ATLANTA - Let's hope the slander of black voters has ended - at least for this season.
Before South Carolina's Democratic primary, several political analysts predicted that the Rev. Al Sharpton would walk away with the majority of black votes in the contest. That analysis was superficial and insulting, based on the broadest of stereotypes - black voters will support any black candidate.
But the actual results of the primary tell a very different story: Black voters supported Sens. John Edwards and John Kerry by much larger margins than Mr. Sharpton. Once and for all, political commentators should have learned the lesson that black voters cast their ballots for those who best represent their interests - just as white voters do.
It's surprising that black Southerners are so poorly understood by other Southerners. One of the prognosticators with a skewed and superficial view of black South Carolinians was Democratic Sen. Zell Miller of Georgia. In the Jan. 5 Wall Street Journal, Mr. Miller proclaimed: "Conventional wisdom says native Southerners John Edwards and Wesley Clark and moderate Joe Lieberman will have the edge when the primaries move south. Don't count on it. I'd be willing to bet a steak dinner ... that Al Sharpton will get almost as many votes as Messrs. Edwards, Clark or Lieberman in this supposedly more friendly territory. ... The last time there was an African-American in the primaries, Jesse Jackson blew everyone away, getting 96 percent of the African-American vote in the South. ... So get ready to start counting Rev. Sharpton's delegates."
I hope the senator knows some good steak restaurants. Mr. Sharpton received 17 percent of the black vote in South Carolina; Mr. Edwards and Mr. Kerry polled 37 percent and 34 percent, respectively.
Mr. Miller knows better. His successful two terms as Georgia's governor owe much to the allegiance of black voters, who were drawn to his then-moderate politics, which included an attempt to change a state flag dominated by the Confederate battle insignia.
It's true that when Mr. Miller ran for governor in 1990, he was out-polled among black voters in the Democratic primary by former U.N. Ambassador Andrew Young. (In the general election against a Republican, Mr. Miller drew solid black support.) But Mr. Sharpton is no Andy Young. The New York activist is intelligent and has broadened his expertise in foreign and domestic issues, but he lacks electoral experience and, more important, credibility.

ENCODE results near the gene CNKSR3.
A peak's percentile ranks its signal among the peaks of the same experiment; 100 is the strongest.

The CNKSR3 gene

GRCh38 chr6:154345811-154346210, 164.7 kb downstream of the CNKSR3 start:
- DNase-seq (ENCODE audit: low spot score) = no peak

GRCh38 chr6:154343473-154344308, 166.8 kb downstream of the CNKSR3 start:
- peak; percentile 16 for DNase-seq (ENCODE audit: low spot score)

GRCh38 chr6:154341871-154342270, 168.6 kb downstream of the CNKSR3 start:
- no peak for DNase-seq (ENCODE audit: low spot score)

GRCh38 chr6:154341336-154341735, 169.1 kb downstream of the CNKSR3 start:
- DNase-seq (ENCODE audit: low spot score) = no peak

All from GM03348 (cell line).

Forty years after passage of the Voting Rights Act, it should be clear that black voters have grown in political sophistication. While there will always be a slender margin of black Americans who will vote for any candidate who panders to their basest racial impulses (just as there will always be a minority of white voters who cast their votes based on their prejudices), most black voters support candidates who articulate their highest aspirations.
Just like most white voters, they are concerned about the economy, about health care costs, about educating their children. They want to be sure that the country is adequately defended. They worry about deficits, about Social Security, about Medicare.
While black voters are often caricatured as blindly loyal to the Democratic Party, their allegiance is hardly blind. It is knowing. Blacks tend to be conservative on many social issues - they tend to support the death penalty and public prayer in public schools, for example - but they are suspicious of the Republican Party for an obvious reason: Too many Republican politicians have pandered to interests that still resent the civil rights movement. Gov. Sonny Perdue's decision to campaign as defender of the old Georgia flag, with its Confederate insignia, is just one example.
Black American voters are no great mystery, really. Any politician who wishes to draw their support must respect their political sophistication and pledge to represent their interests. Isn't that the same way politicians campaign for white voters' support?
Cynthia Tucker is editorial page editor for The Atlanta Journal-Constitution. Her column appears Mondays in The Sun.